The children should have a specific space or room for studying and doing homework. In this room, all the stationary and items required for homework should be readily available. There should be enough space for books and notebooks.

Study Routine

Part of the homework routine is to be at this homework space for a certain time each day. If there’s no homework, the child can read, review work, or do other educational fun activities.

Color Coding and Binders

Use color coding and binders to organize subjects and homework. Give each subject color and mark the writing tools, notebooks and book covers in the same color. Use the binders to organize letters to parents, homework assignments, and child’s notes.

Plan, Prepare, and Complete Projects

Teach the child to plan, prepare and complete school projects in five steps.

  • Let the child add the due date of the project on the family calendar.
  • Then divide the project into milestones and smaller tasks.
  • Having a checklist to tick off as the tasks are completed will motivate the child to complete and focus on the next step. Smaller tasks are easier to complete than staring at one large assignment that seems impossible to achieve.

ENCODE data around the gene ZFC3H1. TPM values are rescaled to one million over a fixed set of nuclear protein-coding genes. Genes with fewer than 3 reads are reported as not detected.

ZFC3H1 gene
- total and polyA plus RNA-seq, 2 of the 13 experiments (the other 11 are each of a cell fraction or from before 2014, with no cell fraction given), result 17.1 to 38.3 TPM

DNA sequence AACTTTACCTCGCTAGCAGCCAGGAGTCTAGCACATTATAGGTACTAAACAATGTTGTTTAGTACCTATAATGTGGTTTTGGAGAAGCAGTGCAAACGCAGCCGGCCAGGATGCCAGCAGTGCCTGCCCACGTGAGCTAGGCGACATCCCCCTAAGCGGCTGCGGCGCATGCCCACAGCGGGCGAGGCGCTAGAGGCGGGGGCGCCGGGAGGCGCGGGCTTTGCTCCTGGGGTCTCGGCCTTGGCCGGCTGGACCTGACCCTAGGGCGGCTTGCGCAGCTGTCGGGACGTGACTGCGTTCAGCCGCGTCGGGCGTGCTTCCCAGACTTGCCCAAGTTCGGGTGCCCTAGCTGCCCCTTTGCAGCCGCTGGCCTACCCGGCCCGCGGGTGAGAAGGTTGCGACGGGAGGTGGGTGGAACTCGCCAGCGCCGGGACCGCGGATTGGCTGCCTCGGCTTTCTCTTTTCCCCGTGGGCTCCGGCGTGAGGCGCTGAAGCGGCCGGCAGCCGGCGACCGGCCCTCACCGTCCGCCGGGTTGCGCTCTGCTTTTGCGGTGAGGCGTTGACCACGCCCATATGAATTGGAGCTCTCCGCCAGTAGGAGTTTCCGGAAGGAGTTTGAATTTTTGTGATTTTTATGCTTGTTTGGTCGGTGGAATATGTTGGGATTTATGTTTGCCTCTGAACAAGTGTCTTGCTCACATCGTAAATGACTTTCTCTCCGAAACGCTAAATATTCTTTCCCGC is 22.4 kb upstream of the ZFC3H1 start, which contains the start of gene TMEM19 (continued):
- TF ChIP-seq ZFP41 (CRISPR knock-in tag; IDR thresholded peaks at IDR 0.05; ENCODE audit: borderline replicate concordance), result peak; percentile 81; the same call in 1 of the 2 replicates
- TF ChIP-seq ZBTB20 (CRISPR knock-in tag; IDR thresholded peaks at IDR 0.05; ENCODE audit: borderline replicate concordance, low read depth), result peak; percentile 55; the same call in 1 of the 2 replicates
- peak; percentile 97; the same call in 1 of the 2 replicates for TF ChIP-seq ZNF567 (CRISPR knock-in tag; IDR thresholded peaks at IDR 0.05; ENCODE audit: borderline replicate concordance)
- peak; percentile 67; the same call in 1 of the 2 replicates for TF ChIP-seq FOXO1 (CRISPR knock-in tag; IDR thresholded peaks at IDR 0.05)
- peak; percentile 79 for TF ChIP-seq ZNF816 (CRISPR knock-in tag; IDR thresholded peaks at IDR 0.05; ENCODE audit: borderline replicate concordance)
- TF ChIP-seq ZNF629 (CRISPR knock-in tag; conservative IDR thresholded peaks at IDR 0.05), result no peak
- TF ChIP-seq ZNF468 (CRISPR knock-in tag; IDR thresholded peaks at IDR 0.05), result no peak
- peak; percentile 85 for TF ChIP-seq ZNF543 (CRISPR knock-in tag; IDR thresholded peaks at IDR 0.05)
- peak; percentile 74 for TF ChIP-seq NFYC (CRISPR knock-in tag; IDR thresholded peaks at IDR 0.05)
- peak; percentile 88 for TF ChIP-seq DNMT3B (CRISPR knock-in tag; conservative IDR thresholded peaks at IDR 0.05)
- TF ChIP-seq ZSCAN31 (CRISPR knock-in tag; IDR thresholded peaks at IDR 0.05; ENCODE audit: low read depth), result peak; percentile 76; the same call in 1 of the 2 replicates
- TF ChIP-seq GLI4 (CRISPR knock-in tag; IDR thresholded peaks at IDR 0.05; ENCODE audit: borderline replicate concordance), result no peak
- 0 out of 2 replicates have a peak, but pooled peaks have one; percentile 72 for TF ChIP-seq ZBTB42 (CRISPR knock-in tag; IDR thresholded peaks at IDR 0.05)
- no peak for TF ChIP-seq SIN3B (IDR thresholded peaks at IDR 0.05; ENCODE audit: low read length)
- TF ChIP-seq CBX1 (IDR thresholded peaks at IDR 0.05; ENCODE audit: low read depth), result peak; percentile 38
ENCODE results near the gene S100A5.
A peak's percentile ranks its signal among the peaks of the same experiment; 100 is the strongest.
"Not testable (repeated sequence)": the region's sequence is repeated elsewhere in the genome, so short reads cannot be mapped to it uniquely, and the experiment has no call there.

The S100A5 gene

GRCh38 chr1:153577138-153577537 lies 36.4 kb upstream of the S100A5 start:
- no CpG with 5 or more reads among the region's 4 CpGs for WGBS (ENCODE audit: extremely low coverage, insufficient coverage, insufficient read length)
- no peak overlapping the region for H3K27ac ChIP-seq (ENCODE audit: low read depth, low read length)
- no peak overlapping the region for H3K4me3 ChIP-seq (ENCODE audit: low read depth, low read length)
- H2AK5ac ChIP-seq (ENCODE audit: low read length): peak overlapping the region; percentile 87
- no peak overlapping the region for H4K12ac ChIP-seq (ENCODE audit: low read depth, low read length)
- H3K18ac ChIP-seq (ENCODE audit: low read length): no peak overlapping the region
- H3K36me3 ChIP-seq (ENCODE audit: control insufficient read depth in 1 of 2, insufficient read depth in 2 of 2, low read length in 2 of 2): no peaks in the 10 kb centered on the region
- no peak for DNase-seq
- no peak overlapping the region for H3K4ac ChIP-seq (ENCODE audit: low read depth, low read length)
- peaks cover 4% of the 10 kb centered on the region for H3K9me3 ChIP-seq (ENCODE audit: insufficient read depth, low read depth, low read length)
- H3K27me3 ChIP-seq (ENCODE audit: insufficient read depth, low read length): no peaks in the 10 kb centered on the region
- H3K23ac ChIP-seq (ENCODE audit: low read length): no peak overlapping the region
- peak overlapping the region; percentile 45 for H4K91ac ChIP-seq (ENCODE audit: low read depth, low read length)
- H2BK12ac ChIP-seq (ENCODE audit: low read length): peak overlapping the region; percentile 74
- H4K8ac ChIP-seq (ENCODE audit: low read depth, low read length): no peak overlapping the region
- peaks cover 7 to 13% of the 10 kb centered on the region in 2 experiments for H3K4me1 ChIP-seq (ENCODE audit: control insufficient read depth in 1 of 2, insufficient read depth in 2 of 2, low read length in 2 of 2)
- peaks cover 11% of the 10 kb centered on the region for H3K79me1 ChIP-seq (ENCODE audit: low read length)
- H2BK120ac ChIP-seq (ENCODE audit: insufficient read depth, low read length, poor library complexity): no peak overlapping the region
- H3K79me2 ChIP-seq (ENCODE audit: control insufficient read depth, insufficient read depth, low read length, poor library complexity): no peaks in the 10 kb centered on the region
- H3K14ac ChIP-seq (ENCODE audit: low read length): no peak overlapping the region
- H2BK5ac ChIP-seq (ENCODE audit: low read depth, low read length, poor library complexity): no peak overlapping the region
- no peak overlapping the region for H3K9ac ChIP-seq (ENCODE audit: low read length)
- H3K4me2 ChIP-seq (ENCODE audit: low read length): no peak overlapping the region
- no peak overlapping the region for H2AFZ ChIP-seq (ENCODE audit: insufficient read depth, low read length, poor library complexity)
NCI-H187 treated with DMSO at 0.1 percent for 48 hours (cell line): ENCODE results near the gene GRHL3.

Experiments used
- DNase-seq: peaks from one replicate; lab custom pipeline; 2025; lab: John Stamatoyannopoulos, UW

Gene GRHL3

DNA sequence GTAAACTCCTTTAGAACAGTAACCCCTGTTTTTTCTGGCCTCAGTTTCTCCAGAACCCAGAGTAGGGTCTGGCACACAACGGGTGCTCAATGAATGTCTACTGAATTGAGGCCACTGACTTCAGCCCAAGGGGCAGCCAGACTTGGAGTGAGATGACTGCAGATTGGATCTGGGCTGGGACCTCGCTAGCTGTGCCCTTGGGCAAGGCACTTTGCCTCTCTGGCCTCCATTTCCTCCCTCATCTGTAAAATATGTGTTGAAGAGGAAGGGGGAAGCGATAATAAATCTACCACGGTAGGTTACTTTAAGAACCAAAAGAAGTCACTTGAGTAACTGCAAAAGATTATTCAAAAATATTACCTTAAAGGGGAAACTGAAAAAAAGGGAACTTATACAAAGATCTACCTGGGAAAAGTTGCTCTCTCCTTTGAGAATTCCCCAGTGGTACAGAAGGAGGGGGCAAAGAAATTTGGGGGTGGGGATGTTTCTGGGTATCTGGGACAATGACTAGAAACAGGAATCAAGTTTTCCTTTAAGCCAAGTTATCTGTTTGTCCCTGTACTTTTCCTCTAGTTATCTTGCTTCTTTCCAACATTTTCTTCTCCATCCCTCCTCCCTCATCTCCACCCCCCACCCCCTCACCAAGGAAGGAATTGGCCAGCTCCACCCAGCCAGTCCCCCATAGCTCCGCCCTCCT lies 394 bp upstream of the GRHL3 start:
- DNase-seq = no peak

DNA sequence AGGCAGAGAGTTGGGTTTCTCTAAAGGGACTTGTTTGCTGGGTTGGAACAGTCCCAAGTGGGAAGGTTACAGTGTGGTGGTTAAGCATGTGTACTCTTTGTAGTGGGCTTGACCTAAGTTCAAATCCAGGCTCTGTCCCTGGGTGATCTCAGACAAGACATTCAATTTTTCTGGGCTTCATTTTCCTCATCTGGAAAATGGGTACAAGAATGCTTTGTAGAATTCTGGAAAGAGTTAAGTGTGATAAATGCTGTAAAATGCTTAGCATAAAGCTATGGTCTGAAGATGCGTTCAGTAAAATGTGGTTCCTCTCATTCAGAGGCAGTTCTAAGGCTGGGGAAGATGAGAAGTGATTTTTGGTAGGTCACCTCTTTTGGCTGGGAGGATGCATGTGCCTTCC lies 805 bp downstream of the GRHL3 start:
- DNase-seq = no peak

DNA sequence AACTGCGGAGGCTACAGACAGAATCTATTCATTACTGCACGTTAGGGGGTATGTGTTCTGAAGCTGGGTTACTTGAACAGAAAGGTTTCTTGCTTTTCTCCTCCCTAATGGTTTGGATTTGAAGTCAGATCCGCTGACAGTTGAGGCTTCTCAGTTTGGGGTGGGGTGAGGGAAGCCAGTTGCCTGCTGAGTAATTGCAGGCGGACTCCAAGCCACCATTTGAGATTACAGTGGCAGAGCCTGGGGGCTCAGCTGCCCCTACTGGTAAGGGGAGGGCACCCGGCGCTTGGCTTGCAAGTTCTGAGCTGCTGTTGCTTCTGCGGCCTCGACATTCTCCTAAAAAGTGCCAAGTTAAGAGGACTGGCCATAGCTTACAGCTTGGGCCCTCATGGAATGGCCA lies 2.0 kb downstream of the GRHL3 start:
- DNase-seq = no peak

• Then schedule the smaller tasks into the child’s routine.
  • Evaluate the project progress regularly.

Begin, Middle, and End of Activities

To put away all the books, toys and clothes used that day, is a chore that most children (and adults), dislike. Teaching the child there is a sequence of every activity will reduce the cleaning up process.

This strategy involves understanding every activity has a beginning, a middle, and an end. The activity isn’t completed until the end. It doesn’t matter what kind of activity it is, whether it’s playing with a toy, reading a book or getting dressed after school.

It means that when you want to read a book, for example, the beginning involves choosing the book in the bookcase. The middle is the fun part of reading the book. The end, which is also part of the sequence, is to return the book to its place when you’ve finished reading.

The putting away of items has become part of the activity sequence. It’s no longer a separate chore everybody dislikes.